German Foreign Minister Frank-Walter Steinmeier has warned the Mideast not to wage a proxy war on Iraq’s soil. Meanwhile, former UN Syria envoy Lakhdar Brahimi said the Syrian civil war and Iraq conflict are connected.
Foreign Minister Steinmeier told the Sunday edition of Die Welt newspaper that the international community “must prevent the outbreak of a proxy war between the regional powers on Iraqi soil.”
The Islamic State of Iraq and Syria (ISIS) has made rapid military advances in Iraq over the past week, further escalating tensions in a region already deeply divided over the civil war in neighboring Syria. The Sunni extremist group, which broke off from al Qaeda, operates in both countries.
“All [Iraq’s] neighbors – Saudi Arabia, the Gulf states, Turkey and Iran – cannot have an interest in a huge, lawless area developing beyond Syria in their immediate neighborhood, which becomes a stomping ground for mercenary groups, Islamists of every color and terrorists,” Steinmeier said.
Berlin’s top diplomat ruled out the deployment of German troops, calling on the major Mideast powers to take responsibility for stabilizing the situation in Iraq.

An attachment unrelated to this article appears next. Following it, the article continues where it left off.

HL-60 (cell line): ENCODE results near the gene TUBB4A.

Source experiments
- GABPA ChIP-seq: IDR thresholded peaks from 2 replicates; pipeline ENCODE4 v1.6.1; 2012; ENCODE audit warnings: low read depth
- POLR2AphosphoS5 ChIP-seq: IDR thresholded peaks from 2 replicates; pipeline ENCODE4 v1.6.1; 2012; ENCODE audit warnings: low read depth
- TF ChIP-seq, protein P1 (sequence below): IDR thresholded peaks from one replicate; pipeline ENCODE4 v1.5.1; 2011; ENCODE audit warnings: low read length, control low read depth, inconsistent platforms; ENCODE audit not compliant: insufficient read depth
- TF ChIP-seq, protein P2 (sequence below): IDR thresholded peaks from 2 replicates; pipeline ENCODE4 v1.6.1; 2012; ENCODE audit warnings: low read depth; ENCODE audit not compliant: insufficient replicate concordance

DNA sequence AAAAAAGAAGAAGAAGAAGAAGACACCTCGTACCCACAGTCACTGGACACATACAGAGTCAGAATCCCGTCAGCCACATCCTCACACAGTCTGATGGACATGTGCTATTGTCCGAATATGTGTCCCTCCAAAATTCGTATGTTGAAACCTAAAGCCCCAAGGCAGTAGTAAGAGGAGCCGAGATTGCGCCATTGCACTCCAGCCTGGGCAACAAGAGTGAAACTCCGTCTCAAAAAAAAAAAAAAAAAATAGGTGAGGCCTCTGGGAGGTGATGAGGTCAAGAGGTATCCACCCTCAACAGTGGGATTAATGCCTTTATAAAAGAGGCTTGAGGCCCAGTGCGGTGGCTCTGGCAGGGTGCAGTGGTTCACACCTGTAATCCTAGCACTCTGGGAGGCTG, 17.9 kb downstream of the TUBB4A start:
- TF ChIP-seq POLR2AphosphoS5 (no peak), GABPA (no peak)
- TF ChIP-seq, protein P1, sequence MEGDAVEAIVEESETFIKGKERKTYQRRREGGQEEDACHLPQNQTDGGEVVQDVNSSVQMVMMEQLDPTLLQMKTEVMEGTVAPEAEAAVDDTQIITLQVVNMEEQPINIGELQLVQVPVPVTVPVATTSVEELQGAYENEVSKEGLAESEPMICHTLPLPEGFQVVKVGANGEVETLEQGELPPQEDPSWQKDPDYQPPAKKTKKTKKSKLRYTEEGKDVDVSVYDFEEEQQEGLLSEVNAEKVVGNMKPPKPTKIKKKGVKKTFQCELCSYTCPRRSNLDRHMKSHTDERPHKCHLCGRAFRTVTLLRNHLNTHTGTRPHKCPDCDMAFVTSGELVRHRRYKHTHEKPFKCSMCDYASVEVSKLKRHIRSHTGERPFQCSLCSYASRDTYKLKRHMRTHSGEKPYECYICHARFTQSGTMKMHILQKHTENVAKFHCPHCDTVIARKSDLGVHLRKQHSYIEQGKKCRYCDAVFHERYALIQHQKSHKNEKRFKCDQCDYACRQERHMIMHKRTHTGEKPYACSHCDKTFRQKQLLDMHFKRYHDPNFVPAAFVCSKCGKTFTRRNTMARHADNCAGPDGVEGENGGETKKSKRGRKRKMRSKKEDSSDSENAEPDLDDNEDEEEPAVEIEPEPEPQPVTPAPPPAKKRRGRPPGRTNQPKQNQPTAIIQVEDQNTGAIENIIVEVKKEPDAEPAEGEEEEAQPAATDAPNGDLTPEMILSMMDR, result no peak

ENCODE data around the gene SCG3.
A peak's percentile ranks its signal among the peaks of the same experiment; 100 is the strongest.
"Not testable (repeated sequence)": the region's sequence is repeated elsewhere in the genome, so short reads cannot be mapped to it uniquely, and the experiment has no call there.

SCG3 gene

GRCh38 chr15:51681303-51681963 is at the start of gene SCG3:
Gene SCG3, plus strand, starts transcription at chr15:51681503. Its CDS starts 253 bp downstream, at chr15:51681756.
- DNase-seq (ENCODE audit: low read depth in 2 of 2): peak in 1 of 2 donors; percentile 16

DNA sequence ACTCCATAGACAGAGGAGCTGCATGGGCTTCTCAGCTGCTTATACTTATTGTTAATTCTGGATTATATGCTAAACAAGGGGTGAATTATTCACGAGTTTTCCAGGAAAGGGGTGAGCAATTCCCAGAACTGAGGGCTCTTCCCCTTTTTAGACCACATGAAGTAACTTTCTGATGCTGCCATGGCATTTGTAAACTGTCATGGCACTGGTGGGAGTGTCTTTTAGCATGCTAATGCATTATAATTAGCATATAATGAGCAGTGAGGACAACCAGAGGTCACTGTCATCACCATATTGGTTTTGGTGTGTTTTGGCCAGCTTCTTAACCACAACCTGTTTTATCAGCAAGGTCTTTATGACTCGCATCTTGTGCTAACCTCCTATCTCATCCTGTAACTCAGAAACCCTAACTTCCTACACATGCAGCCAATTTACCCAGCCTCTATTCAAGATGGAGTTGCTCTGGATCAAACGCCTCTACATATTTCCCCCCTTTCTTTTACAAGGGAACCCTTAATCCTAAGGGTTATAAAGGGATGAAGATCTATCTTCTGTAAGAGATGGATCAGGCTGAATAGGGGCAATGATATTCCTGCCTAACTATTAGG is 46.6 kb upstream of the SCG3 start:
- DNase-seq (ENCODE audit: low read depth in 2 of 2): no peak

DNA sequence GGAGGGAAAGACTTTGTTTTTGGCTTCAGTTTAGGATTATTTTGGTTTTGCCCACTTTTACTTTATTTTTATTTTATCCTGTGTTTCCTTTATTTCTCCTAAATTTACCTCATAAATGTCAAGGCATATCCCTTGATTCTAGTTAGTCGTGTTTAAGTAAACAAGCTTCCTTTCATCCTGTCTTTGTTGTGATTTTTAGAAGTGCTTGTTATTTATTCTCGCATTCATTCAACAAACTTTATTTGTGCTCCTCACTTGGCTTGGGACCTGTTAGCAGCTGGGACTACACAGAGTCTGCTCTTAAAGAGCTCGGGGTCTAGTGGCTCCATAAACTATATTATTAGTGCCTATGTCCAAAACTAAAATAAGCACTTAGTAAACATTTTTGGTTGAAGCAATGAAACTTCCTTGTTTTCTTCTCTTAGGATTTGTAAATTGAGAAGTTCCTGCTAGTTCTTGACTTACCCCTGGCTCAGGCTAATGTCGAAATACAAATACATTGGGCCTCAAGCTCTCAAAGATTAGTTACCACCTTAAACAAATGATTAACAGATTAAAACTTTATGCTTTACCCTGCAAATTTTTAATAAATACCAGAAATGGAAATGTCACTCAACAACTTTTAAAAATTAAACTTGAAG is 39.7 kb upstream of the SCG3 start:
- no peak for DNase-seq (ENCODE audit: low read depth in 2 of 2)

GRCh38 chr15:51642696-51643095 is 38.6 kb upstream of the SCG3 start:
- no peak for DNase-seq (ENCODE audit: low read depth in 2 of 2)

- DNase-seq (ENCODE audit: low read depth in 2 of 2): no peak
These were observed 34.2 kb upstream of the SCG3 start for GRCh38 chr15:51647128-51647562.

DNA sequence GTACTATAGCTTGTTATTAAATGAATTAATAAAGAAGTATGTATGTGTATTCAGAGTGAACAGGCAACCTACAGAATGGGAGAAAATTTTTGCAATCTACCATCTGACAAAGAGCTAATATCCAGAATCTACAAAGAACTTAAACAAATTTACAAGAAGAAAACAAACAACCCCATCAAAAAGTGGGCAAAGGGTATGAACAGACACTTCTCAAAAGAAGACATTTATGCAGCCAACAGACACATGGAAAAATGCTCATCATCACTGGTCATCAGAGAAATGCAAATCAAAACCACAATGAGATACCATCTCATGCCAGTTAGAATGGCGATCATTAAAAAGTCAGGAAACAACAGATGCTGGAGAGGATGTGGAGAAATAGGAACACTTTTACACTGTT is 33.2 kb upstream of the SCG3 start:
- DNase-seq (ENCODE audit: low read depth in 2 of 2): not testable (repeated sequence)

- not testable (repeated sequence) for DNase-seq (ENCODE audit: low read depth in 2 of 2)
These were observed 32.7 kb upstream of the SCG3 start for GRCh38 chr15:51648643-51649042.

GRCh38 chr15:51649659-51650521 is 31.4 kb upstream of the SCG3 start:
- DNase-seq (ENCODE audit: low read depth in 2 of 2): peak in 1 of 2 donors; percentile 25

On Sunday, the Iraqi military pressed on with a counteroffensive against ISIS, reportedly retaking two towns north of Baghdad. Kurdish forces claim to have seized the border crossing with Syria at Rabia after regular army units had abandoned their posts. Two Kurdish fighters died in clashes with militants there.
A recruitment center for volunteer fighters was shelled in the central Iraqi town of Khales, killing six people, including three soldiers. In the eastern city of Khanaqin, an Iraqi airstrike struck a Kurdish convoy, killing six fighters. It’s not clear whether that strike was an accident or intentional.
Brahimi: Iraq and Syria crises connected
Former UN envoy to Syria Lakhdar Brahimi blamed the international community for the crisis in Iraq. He said that the major powers “unfortunately neglected the Syrian problem and did not help to resolve it.”
“It’s a well-known rule: A conflict of this kind [in Syria] cannot stay confined within the borders of one country,” Brahimi told the AFP news agency.
“The jihadists’ action in Iraq is taking place against a backdrop of a civil war between Shiites and Sunnis,” the former UN envoy said.
As a consequence, Iraq’s minority Sunni community is likely to “support the jihadists not because they are jihadists, but because my enemy’s enemy is my friend.”
Meanwhile, the Syrian government on Sunday recaptured the town of Kassab, the only border crossing with Turkey in the northern province of Latakia.
slk/kms (AP, AFP, Reuters, dpa)